While the PRC’s economic development and geopolitical ambitions attract much public interest, a related issue receives far less attention: What does China’s rise mean for its immediate neighbours? What are the effects of China’s rise on the lifestyles and micro-economies of communities living along its borders? These are the questions I addressed in my project Neighbouring China: Old Connections, New Dynamics (2011-2015).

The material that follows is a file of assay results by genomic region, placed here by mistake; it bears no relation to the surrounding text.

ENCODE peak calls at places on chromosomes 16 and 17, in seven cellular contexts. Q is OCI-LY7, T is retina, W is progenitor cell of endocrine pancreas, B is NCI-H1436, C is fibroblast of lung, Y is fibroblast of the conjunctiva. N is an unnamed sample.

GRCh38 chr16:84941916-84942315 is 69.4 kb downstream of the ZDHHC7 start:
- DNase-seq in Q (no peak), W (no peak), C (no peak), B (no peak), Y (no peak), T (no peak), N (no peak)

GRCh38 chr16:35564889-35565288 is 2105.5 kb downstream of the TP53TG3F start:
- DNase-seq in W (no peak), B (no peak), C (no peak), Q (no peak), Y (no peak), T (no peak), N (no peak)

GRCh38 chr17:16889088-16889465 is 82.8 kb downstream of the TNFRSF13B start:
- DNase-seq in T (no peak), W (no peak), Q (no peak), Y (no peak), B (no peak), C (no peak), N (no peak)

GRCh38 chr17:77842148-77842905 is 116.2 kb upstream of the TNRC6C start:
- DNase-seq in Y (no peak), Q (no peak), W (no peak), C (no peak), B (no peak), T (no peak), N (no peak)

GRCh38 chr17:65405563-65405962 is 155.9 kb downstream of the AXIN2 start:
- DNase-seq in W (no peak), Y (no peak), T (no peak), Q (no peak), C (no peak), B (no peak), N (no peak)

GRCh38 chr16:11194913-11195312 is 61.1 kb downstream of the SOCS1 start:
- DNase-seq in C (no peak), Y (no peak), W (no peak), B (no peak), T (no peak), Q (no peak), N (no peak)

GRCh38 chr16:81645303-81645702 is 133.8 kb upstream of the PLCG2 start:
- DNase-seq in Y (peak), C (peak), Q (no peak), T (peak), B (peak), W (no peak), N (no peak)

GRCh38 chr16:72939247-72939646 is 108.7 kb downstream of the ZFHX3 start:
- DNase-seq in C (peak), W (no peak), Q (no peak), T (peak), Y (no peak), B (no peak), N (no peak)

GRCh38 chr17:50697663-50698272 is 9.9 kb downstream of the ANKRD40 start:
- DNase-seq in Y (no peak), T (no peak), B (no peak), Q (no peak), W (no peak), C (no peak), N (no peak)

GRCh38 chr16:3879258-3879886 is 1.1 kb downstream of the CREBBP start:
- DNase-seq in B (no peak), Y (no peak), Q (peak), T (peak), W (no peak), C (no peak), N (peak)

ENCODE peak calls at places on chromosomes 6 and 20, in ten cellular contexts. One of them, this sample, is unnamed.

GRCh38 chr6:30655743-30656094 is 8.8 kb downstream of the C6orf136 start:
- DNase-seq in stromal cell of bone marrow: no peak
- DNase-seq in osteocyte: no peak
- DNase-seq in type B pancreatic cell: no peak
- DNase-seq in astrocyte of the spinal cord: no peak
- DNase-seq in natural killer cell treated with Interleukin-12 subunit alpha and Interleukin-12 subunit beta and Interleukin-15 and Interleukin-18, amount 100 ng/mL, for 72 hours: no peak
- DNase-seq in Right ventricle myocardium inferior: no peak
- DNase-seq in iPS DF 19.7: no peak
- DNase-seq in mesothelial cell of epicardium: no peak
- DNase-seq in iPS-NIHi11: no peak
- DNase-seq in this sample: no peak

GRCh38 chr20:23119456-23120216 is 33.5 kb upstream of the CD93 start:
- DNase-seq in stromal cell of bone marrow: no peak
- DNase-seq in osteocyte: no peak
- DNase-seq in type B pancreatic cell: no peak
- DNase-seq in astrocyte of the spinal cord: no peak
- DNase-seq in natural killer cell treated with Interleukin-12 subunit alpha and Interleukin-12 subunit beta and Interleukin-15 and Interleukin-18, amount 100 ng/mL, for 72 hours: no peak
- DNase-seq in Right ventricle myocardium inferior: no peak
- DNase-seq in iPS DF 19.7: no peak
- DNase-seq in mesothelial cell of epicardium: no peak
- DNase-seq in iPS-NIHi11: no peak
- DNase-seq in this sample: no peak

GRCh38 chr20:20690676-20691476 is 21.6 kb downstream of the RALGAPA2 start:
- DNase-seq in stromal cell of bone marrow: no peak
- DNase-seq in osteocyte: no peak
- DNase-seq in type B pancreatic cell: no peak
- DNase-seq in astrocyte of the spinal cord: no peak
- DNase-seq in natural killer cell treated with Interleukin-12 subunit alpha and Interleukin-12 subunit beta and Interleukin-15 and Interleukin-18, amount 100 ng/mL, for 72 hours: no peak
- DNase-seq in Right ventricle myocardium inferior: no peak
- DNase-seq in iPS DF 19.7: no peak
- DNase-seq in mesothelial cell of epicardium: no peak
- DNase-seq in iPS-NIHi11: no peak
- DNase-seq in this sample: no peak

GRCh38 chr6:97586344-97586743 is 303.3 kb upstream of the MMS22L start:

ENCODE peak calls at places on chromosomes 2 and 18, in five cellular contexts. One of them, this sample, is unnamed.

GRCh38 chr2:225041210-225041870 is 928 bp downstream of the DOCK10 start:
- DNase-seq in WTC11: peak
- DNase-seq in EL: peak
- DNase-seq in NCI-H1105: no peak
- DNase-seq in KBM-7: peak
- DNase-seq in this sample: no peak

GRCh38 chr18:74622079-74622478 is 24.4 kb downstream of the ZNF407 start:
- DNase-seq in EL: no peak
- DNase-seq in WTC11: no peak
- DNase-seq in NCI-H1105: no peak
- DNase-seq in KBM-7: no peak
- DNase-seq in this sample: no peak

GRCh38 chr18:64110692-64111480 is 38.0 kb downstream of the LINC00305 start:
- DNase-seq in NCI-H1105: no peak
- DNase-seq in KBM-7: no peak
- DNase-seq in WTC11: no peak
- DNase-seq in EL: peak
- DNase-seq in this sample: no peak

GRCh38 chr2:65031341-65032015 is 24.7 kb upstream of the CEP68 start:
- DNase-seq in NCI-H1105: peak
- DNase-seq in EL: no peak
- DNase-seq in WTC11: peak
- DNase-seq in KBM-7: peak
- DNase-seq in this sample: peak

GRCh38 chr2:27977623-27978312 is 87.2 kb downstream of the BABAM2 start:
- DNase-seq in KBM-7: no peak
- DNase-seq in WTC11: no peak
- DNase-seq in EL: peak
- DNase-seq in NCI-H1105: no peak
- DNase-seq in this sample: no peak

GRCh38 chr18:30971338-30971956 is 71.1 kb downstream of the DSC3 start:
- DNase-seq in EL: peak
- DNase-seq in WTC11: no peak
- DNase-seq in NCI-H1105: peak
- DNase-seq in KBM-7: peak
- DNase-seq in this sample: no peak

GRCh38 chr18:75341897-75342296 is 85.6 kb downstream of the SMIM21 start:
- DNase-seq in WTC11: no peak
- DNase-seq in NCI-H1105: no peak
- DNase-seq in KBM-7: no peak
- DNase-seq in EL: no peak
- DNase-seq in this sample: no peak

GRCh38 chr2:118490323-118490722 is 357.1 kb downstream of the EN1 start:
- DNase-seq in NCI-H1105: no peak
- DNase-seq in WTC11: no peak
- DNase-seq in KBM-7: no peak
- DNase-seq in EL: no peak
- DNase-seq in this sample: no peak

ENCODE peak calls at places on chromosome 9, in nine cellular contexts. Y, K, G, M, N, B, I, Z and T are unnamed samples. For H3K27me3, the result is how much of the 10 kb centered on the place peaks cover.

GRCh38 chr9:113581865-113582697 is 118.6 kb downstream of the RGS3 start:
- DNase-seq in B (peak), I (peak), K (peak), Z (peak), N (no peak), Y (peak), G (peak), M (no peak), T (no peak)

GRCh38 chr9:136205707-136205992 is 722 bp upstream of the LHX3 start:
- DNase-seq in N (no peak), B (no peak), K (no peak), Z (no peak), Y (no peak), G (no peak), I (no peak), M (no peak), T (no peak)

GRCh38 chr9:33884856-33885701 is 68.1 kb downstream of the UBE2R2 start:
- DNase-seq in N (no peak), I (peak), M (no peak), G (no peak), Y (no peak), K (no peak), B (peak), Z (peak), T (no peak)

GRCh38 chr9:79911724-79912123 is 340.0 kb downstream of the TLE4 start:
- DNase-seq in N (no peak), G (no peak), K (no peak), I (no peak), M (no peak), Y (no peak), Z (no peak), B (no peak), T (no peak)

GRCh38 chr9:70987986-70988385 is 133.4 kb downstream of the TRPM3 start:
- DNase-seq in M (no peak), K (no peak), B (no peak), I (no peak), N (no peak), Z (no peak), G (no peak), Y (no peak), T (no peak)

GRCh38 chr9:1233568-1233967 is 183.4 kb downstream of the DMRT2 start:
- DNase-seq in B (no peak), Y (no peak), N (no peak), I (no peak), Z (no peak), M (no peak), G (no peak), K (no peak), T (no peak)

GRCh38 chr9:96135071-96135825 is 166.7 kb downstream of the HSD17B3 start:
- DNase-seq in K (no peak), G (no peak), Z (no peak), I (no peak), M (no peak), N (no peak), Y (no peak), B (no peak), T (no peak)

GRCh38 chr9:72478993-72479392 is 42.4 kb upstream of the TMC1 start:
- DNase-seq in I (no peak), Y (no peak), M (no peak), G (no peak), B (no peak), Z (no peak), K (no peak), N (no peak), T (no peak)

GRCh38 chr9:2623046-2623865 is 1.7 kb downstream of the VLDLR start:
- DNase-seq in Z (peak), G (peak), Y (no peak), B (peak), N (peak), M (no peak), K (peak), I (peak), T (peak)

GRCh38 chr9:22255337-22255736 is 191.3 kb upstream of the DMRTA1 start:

Taking stock of the findings of this project, I present cases from Central Asia, the Himalayas and the Southeast Asian Massiv. These cases reveal much common history, yet they also show considerable variety I suggest two concepts – pathways and cartographic anxieties – as analytical dimensions to make sense of the commonalities and differences in which neighbouring China is experienced and practiced in different along China's 22,000km of land borders.
A recording of this talk can be found here.